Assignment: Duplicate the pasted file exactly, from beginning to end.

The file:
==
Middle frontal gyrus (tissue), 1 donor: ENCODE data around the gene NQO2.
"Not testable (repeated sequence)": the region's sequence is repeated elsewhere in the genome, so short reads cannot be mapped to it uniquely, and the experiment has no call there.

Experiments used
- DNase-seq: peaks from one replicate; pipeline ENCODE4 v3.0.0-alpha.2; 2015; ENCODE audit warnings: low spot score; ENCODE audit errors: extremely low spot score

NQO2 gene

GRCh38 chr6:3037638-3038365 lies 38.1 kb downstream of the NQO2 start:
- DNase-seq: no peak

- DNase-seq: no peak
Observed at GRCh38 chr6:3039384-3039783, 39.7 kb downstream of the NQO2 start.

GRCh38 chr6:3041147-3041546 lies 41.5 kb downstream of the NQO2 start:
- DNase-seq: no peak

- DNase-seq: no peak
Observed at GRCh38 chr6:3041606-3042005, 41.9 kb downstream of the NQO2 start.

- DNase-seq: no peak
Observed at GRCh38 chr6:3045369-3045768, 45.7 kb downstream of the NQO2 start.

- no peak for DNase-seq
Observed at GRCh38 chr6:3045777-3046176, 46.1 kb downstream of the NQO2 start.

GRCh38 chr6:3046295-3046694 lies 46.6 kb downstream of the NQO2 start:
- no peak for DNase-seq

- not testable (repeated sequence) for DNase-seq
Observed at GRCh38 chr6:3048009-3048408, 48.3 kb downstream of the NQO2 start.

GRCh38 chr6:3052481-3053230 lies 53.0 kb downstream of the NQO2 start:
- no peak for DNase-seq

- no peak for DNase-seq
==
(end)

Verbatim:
Middle frontal gyrus (tissue), 1 donor: ENCODE data around the gene NQO2.
"Not testable (repeated sequence)": the region's sequence is repeated elsewhere in the genome, so short reads cannot be mapped to it uniquely, and the experiment has no call there.

Experiments used
- DNase-seq: peaks from one replicate; pipeline ENCODE4 v3.0.0-alpha.2; 2015; ENCODE audit warnings: low spot score; ENCODE audit errors: extremely low spot score

NQO2 gene

GRCh38 chr6:3037638-3038365 lies 38.1 kb downstream of the NQO2 start:
- DNase-seq: no peak

- DNase-seq: no peak
Observed at GRCh38 chr6:3039384-3039783, 39.7 kb downstream of the NQO2 start.

GRCh38 chr6:3041147-3041546 lies 41.5 kb downstream of the NQO2 start:
- DNase-seq: no peak

- DNase-seq: no peak
Observed at GRCh38 chr6:3041606-3042005, 41.9 kb downstream of the NQO2 start.

- DNase-seq: no peak
Observed at GRCh38 chr6:3045369-3045768, 45.7 kb downstream of the NQO2 start.

- no peak for DNase-seq
Observed at GRCh38 chr6:3045777-3046176, 46.1 kb downstream of the NQO2 start.

GRCh38 chr6:3046295-3046694 lies 46.6 kb downstream of the NQO2 start:
- no peak for DNase-seq

- not testable (repeated sequence) for DNase-seq
Observed at GRCh38 chr6:3048009-3048408, 48.3 kb downstream of the NQO2 start.

GRCh38 chr6:3052481-3053230 lies 53.0 kb downstream of the NQO2 start:
- no peak for DNase-seq

- no peak for DNase-seq